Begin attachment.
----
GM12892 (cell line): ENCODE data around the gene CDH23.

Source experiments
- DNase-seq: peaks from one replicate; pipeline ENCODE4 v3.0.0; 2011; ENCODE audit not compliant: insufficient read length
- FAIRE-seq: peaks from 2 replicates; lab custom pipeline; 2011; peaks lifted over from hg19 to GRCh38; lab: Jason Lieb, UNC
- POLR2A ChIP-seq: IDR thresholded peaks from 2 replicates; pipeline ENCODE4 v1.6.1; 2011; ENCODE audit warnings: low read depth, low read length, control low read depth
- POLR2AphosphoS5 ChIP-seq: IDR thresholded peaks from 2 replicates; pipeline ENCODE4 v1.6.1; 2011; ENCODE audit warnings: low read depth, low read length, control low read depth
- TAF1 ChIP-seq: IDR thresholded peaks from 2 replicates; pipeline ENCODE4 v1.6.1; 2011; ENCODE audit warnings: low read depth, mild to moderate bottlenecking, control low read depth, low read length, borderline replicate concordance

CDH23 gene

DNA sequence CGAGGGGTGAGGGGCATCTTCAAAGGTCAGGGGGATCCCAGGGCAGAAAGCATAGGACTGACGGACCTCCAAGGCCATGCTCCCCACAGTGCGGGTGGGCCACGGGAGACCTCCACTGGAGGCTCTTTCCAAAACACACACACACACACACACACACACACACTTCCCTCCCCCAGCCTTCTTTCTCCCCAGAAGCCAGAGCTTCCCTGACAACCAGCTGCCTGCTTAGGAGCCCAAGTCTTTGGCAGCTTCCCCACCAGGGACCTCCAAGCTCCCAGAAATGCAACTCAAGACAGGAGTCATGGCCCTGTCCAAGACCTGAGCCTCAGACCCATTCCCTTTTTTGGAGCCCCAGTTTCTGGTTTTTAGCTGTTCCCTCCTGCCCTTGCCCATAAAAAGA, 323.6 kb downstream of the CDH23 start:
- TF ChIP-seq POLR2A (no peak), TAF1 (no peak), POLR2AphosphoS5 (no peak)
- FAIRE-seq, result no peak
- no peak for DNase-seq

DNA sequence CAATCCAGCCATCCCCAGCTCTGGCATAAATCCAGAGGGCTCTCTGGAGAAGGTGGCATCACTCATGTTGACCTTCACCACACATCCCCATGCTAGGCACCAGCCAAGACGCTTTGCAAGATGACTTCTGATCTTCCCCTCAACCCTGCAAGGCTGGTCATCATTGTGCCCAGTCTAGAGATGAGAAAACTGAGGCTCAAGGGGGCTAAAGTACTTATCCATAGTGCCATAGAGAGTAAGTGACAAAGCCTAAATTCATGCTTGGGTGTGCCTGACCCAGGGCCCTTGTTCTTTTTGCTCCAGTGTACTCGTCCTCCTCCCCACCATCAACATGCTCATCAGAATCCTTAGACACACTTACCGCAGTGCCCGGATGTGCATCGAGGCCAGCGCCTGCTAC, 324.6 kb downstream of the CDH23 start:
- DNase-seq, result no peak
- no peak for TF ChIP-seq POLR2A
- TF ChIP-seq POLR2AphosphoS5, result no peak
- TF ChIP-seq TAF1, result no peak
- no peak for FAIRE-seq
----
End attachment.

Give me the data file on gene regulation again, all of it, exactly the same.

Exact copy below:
GM12892 (cell line): ENCODE data around the gene CDH23.

Source experiments
- DNase-seq: peaks from one replicate; pipeline ENCODE4 v3.0.0; 2011; ENCODE audit not compliant: insufficient read length
- FAIRE-seq: peaks from 2 replicates; lab custom pipeline; 2011; peaks lifted over from hg19 to GRCh38; lab: Jason Lieb, UNC
- POLR2A ChIP-seq: IDR thresholded peaks from 2 replicates; pipeline ENCODE4 v1.6.1; 2011; ENCODE audit warnings: low read depth, low read length, control low read depth
- POLR2AphosphoS5 ChIP-seq: IDR thresholded peaks from 2 replicates; pipeline ENCODE4 v1.6.1; 2011; ENCODE audit warnings: low read depth, low read length, control low read depth
- TAF1 ChIP-seq: IDR thresholded peaks from 2 replicates; pipeline ENCODE4 v1.6.1; 2011; ENCODE audit warnings: low read depth, mild to moderate bottlenecking, control low read depth, low read length, borderline replicate concordance

CDH23 gene

DNA sequence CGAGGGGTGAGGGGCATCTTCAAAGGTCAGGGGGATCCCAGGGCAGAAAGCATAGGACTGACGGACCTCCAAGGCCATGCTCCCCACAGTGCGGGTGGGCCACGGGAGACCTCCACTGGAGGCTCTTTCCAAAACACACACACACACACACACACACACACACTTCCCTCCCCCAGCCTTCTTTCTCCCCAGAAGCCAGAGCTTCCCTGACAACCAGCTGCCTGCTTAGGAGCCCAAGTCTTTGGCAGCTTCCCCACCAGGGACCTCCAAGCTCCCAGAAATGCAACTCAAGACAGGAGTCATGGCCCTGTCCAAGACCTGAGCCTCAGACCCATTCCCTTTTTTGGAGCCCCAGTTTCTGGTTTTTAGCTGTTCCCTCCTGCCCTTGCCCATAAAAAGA, 323.6 kb downstream of the CDH23 start:
- TF ChIP-seq POLR2A (no peak), TAF1 (no peak), POLR2AphosphoS5 (no peak)
- FAIRE-seq, result no peak
- no peak for DNase-seq

DNA sequence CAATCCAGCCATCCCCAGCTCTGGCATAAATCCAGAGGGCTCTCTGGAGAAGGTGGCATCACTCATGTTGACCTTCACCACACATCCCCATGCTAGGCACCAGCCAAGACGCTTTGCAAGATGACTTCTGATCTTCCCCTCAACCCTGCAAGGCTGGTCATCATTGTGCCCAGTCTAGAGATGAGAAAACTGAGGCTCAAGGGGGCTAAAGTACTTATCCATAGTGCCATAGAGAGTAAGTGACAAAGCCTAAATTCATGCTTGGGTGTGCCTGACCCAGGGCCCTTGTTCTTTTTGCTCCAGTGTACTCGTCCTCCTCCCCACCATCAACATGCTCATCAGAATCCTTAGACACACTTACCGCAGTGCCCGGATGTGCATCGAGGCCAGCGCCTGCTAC, 324.6 kb downstream of the CDH23 start:
- DNase-seq, result no peak
- no peak for TF ChIP-seq POLR2A
- TF ChIP-seq POLR2AphosphoS5, result no peak
- TF ChIP-seq TAF1, result no peak
- no peak for FAIRE-seq